What the Election Was Not About
by Victor Davis Hanson
1. Communication—As If You Would Have Liked My Agenda Had You Just Been More Informed
President Obama’s postmortem press conference was a near disaster. He seemed subdued, but also sometimes petulant—still convinced that we, in fear and distrust, “lashed out” in anger at the doctor rather than the disease. In fact, the same voter furor that turned on him is, he thinks, what earlier elected him: only his failure to channel it properly explains the setback. Finally he did admit that he was “shellacked,” but he believes that partisanship confused us voters into shellacking him.
This common complaint that he failed to communicate just how wonderfully he had done is quite an unhinged Carteresque/Kerryesque exegesis. The problem was not that the American voter did not know about the second stimulus, ObamaCare, the efforts to push cap and trade, card check, and $3 trillion more in debt, but that he knew them all too well. [....]
And his other points are:
2. We Spent Too Little?
Given what we know of the models of Spain, Italy, Ireland, Greece, and California, we should not take seriously another lunatic explanation that we did not borrow enough.[...]
3. Obstructionist Republicans
A third explanation often aired is that Republicans are good at destroying noble things like Obamism, but not good at governing. Limbaugh, Hannity, Fox News and the usual partisan suspects deluded the gullible public. The result is that we still do not appreciate the wonders of ObamaCare (check those rising premiums), and will soon choke without cap and trade, and will applaud Obama for the trivial things like the Government Motors Volt. Yet Obama and the left seem oblivious to the fact that they gave as good as they got. [....]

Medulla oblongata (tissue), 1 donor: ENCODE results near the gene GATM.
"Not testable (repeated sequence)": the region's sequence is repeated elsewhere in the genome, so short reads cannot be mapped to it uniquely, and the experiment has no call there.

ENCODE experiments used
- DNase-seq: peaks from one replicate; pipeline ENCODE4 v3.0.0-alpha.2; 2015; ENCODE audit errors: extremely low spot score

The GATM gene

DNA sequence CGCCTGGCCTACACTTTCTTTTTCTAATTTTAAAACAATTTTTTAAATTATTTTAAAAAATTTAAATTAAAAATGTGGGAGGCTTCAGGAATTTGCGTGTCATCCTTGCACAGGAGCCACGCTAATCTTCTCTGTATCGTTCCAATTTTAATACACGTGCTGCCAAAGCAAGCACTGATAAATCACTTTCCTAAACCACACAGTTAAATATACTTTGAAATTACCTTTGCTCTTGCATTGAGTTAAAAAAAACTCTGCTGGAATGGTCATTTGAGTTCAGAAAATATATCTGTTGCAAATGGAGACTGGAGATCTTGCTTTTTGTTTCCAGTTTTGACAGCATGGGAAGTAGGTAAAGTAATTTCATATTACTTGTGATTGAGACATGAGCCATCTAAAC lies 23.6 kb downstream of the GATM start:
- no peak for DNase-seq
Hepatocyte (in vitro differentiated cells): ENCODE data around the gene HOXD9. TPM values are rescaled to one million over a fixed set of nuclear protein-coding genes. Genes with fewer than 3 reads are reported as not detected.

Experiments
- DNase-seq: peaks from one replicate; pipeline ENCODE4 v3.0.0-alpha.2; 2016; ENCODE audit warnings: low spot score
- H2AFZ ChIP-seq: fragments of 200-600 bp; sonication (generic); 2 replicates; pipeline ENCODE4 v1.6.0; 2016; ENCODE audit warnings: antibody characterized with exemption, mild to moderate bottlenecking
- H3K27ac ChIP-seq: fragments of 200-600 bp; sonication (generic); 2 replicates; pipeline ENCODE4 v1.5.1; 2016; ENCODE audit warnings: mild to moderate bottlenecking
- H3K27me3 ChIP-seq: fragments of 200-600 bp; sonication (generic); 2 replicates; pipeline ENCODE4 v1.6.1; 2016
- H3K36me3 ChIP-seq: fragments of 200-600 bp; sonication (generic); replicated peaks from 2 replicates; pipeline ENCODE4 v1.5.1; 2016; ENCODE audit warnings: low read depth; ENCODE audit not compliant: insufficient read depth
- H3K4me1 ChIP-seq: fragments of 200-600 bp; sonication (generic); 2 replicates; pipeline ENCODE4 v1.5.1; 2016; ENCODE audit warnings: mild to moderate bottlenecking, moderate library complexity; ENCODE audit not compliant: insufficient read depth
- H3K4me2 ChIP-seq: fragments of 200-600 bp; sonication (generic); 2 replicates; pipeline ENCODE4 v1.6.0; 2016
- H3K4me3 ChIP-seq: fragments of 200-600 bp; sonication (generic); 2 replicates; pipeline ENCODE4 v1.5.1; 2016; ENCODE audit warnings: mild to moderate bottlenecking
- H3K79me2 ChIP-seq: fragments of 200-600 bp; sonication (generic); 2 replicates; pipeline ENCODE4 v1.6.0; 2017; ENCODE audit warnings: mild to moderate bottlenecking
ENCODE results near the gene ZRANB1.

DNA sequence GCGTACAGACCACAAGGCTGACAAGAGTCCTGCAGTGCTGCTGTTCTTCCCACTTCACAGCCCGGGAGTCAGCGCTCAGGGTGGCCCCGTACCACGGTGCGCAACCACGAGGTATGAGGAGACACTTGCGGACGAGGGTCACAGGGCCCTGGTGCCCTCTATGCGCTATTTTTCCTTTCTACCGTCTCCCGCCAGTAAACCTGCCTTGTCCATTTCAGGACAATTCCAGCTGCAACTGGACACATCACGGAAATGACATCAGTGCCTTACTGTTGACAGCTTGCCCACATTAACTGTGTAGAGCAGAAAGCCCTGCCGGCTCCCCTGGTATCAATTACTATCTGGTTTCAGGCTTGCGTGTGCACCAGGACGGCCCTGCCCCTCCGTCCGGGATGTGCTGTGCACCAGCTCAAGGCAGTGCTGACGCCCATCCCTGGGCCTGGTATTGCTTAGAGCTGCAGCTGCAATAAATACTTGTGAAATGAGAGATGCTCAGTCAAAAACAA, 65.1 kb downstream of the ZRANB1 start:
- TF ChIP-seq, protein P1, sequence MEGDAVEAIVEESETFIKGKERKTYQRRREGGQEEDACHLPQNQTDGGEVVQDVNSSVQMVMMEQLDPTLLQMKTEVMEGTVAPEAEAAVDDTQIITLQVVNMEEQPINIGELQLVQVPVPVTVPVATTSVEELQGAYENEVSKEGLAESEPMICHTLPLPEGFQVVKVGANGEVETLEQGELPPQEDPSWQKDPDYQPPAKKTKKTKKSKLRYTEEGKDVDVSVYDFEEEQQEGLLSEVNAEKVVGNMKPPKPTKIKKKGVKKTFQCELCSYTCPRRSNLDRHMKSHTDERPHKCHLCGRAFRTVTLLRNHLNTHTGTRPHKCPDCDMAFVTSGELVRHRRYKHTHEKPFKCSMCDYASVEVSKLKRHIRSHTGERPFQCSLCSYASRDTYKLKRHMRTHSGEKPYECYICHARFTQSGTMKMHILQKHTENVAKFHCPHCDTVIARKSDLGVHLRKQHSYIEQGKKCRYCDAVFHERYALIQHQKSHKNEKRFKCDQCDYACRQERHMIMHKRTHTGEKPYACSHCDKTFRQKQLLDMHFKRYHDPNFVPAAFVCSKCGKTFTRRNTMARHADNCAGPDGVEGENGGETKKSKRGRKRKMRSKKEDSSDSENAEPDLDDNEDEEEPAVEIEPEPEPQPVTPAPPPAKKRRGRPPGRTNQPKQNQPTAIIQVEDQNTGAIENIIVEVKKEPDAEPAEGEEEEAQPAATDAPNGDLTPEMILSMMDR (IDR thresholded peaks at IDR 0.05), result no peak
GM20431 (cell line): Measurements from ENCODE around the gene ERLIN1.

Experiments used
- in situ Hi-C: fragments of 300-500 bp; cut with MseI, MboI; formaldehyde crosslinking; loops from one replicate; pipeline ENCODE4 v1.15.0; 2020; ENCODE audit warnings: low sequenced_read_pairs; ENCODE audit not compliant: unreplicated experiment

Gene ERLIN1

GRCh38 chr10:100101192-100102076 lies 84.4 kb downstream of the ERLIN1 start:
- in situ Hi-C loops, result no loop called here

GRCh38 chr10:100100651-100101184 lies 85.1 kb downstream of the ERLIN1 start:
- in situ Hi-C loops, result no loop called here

Oh yes, race. I mention that because on election day Eugene Robinson in the Washington Post has already played that preemptory card to explain the repudiation of the Obama agenda. Here’s why that is also crazy:
a) The anger is against the Obama agenda and those who promote it
b) The Tea Party zealots backed all sorts of candidates, women like Sharron Angle, Hispanics like Marco Rubio, blacks like Allen West, and Asians like Van Tran. Contrary to Robinson’s charges, race or gender was incidental — not essential — to their support.
c) Barack Obama has encountered no more venom—and in fact much less—than what George Bush or Bill Clinton endured. As of yet, thank God, we have not seen an Alfred Knopf novel like Checkpoint aimed at Obama, or anything like the 2006 Toronto prize-winning film Death of a President, which imagined the shooting of George Bush. I don’t recall Robinson at the time suggesting that such sick, unhinged hatred of Bush was either untoward or motivated by nefarious forces.
d) By 2001 the two highest foreign policy officials of the U.S. government—Secretary of State and National Security Advisor—were both African-Americans—and appointed by George Bush. [....]
e) To the degree racial divisiveness is more apparent after 2008, it is largely due to the Obama administration. The president himself called for Latinos to see Republicans as “enemies.”
So What Was Tuesday?
The truth is always the simplest explanation. Here it goes in simple language from the beginning: Obama was elected largely because of public furor over Bush/Iraq. The fawning media hid his socialist background. He ran as a centrist.
There is a lot more, go read it all.
Thursday, November 4, 2010
Victor Davis Hanson on What the Democrats and their Leader Do Not Get
From Works and Days in Pajamas Media